Moore received a bachelor of science degree in finance from the University of Massachusetts School of Management. She and her husband Dave have 3 daughters: Tessa, Janna and Ella.
Moore says, “It is an honor to run alongside Jen Tooker, a truly accomplished leader for Westport. I am continually impressed with the effective, bipartisan way Jen solves problems and drives positive change. Westport is a truly special place to call home, and I know Jen will work every day to bring people together, represent our community with the utmost integrity, and employ a fresh perspective to meet challenges and new opportunities in the days ahead.”
Yesterday’s 4th Westport Public Schools’ vaccine clinic was another success.
Hundreds of educators — along with their colleagues in Weston and Easton — have now received their 2nd COVID dose.
Yesterday’s event in the Staples High School fieldhouse was an “all in the family” affair. In the photo below, Superintendent of Schools Thomas Scarice receives his injection from Westport Volunteer Emergency Medical Technician Ben Frimmer.
Frimmer’s name may sound familiar. That’s because his day job is theater teacher and drama director at Coleytown Middle School.
Speaking of education: Eric Lawrence is the Connecticut PTA Outstanding Elementary School Teacher of the Year. The 18-year veteran is a technology instructor. Right now he also teaches 4th grade distance learning.
Yesterday, his Saugatuck Elementary School community came together to celebrate.
A parent said: “Mr. Lawrence, you have always been a truly outstanding teacher here at Saugatuck. But as we all know when we face really difficult times, the absolute best can come out in people.
“Many of us thought we could never express how much SSN (Saugatuck Seal News) meant to us from the early days of the shutdown through this year, but we hope we can express it now. The response to your nomination for this honor was overwhelming.”
She then presented him with a binder filled with letters from colleagues, parents, and leaders in the Cub Scout community, where his leadership also made a great impact.
Mr. Lawrence will be honored at a virtual celebration May 5.
You know that old mattress or box spring you’ve always meant to get rid of?
Now — well, on Saturday, May 8 (8:30 to 11 a.m.) — you can.
Earthplace hosts a free mattress recycling drop-off event. It’s sponsored by the Mattress Recycling Council, and they know what they’re doing. Each year they recycle more than 190,000 mattresses — and that’s in Connecticut.
They’re not only diverted from the waste stream. They’re used to make other products, from carpet padding and insulation to filters and mulch.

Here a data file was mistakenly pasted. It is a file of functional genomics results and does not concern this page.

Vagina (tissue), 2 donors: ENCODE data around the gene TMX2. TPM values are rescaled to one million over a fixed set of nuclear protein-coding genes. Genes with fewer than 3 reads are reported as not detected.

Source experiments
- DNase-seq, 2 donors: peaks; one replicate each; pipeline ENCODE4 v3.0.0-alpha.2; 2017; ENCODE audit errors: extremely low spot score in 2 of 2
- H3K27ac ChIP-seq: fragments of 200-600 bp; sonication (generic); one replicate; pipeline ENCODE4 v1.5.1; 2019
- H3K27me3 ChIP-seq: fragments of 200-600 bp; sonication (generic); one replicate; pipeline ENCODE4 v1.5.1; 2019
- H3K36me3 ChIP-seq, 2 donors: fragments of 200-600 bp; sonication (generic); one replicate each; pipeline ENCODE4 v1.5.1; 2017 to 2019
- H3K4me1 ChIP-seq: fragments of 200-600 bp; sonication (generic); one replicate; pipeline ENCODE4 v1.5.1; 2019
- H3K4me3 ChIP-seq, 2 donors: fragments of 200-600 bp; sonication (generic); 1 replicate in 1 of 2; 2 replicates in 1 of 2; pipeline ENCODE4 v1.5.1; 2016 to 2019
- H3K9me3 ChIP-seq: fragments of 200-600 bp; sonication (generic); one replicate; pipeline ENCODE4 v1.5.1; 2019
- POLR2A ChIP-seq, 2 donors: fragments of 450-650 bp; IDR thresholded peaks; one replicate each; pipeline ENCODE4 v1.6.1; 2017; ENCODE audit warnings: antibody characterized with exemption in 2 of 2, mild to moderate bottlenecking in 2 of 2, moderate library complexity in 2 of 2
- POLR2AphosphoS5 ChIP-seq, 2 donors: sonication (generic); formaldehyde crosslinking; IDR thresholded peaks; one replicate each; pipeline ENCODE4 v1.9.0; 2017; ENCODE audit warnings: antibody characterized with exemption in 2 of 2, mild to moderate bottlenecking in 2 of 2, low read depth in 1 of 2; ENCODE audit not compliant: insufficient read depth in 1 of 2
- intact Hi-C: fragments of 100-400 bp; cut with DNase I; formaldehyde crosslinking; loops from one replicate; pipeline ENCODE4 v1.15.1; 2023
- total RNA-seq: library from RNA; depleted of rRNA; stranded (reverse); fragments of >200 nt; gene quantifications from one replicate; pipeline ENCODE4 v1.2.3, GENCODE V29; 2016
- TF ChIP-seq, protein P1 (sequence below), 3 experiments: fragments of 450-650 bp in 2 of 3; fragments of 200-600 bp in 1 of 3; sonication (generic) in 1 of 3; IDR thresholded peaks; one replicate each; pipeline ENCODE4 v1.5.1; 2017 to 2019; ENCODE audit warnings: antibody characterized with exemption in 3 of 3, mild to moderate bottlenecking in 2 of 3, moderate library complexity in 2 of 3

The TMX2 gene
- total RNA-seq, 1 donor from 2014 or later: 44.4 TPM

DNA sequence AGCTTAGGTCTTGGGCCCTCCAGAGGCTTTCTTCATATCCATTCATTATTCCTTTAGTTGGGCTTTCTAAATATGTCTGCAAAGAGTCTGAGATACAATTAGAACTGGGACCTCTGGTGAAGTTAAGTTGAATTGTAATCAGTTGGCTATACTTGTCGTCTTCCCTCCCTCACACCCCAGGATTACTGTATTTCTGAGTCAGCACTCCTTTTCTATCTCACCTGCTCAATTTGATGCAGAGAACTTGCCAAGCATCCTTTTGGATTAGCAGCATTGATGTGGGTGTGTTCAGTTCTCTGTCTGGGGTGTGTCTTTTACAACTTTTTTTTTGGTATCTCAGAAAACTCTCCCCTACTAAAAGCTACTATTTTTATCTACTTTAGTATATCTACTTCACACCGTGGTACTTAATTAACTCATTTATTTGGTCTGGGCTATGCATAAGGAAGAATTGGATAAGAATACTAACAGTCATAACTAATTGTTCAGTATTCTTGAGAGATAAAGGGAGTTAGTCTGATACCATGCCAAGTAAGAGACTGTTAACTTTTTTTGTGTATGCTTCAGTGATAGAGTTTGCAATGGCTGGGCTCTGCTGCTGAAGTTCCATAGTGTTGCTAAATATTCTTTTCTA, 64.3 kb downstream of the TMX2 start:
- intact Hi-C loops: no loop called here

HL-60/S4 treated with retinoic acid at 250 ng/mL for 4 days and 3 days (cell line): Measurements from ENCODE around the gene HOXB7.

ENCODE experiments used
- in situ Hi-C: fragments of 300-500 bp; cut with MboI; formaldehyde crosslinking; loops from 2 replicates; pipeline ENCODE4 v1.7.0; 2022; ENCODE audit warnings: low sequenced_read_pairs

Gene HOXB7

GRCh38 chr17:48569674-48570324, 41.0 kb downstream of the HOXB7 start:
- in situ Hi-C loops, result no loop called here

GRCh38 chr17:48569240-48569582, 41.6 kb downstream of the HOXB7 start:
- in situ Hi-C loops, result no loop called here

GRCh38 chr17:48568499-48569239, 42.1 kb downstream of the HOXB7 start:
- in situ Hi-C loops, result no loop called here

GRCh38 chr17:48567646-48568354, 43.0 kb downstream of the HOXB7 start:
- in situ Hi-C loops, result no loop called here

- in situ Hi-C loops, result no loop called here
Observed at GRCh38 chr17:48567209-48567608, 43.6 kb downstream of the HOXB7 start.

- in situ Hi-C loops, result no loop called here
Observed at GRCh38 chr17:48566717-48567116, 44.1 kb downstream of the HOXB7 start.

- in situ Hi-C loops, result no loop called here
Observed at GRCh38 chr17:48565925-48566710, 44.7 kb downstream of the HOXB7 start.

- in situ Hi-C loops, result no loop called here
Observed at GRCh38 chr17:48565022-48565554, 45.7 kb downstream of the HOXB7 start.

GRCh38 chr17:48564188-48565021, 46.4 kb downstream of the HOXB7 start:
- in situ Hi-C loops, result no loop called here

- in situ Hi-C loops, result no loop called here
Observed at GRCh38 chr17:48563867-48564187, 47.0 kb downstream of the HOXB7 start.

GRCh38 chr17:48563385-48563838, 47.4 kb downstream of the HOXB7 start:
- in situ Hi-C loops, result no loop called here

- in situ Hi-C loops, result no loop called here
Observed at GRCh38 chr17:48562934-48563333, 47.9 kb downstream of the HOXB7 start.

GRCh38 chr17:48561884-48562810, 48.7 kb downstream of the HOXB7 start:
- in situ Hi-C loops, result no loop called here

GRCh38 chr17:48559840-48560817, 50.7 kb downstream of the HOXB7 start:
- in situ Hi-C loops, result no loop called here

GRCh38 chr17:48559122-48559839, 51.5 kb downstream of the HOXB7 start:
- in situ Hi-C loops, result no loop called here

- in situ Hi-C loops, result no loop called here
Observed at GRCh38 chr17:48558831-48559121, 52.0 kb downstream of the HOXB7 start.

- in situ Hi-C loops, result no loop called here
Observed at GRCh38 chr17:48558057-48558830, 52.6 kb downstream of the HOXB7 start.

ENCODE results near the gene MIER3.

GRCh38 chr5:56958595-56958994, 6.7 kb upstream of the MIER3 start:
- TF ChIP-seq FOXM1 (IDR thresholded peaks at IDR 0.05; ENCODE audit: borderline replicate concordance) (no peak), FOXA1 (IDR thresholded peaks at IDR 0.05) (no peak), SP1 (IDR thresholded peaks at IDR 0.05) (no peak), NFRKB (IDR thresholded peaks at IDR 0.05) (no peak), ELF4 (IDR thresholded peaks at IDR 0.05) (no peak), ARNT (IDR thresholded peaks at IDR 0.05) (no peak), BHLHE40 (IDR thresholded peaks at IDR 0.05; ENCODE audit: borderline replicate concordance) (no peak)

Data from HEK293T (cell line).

Can’t transport your mattress to Earthplace on May 8? Boy Scout Troop 36 offers free same-day pickup. Spots are limited; click here to sign up.
If you miss this event, you can bring your mattress or box spring to Park City Green in Bridgeport, a non-profit that recycles mattresses. Call for hours of operation and drop-off instructions: 203-212-3860 or 203-209-6915.
GE’s former CEO talks virtually on Thursday, April 22 (7 p.m.) about his 16 years at the helm. The Westport Library program is hosted by Westporter Steve Parrish.
Immelt’s first day on the job was September 10, 2001 — 24 hours before 9/11. His new book Hot Seat: What I Learned Leading a Great American Company details his proudest moments — and missteps — at the helm of the global giant.
The Westport Country Playhouse internship program began in 1946. Four years later, 19-year-old Stephen Sondheim spent the summer at the already-famous stage.
The program — now named for longtime Playhouse benefactor Joanne Woodward — continues this summer.
Interns will join the development, education and marketing teams, from June 7 to August 13. They’ll work directly with Playhouse staff, gain practical skills, and hear guest speakers including visiting designers and artists, commercial producers and more.
With a virtual season, the internships are also virtual this year. There are limited in-person requirements, based on department needs.
Application deadline is April 21. Click here for more information.
Stephen Sondheim (crouching, top of photo), during his 1950 apprenticeship. Also in the photo: future film director Frank Perry (front row, left) and Richard Rodgers’ daughter Mary (2nd row, 4th from left).
The Westport Weston Family YMCA has added over 150 live classes a week, and hundreds more on demand. They include cardio, endurance, strength, bodywork, dance, mind/body, seniors, adaptive, kids and family.
They’re all virtual of course — but available through a collaboration with 29 Y’s across Connecticut, Rhode Island, Pennsylvania, New York, and Massachusetts.
You must be a YMCA member, of course. For details on the “Y Wellness 24/7” program, click here.
Congratulations to Staples High School basketball co-captain Nicole Holmes. The senior was one of only 4 FCIAC players — and 10 overall — named to the Connecticut High School Coaches Association All-State team, in the “LL” (extra large schools division).
Holmes helped lead the Wreckers to a sparkling 13-3 record this winter.
Nicole Holmes (Photo courtesy of The Ruden Report)
And finally … on this day in 1865, Robert E. Lee surrendered the Army of Northern Virginia to Ulysses S. Grant at Appomattox Court House, Virginia. That was the effective end of the Civil War, though skirmishes continued for several weeks.
The Make-A-Wish Foundation has asked the Westport Weston Family YMCA to help with an emergency request this afternoon.
And the Y has asked everyone to help.
The wish — from a 6-year-old boy — is to swim with his family at the Y, have a pizza party, and pet a bearded dragon.
The Y hopes that members of the community will join staff and members to line the Y driveway entrance, to welcome the youngster at 3:10 p.m. today (Sunday, march 28. Let’s make it an unforgettable day for him and the family.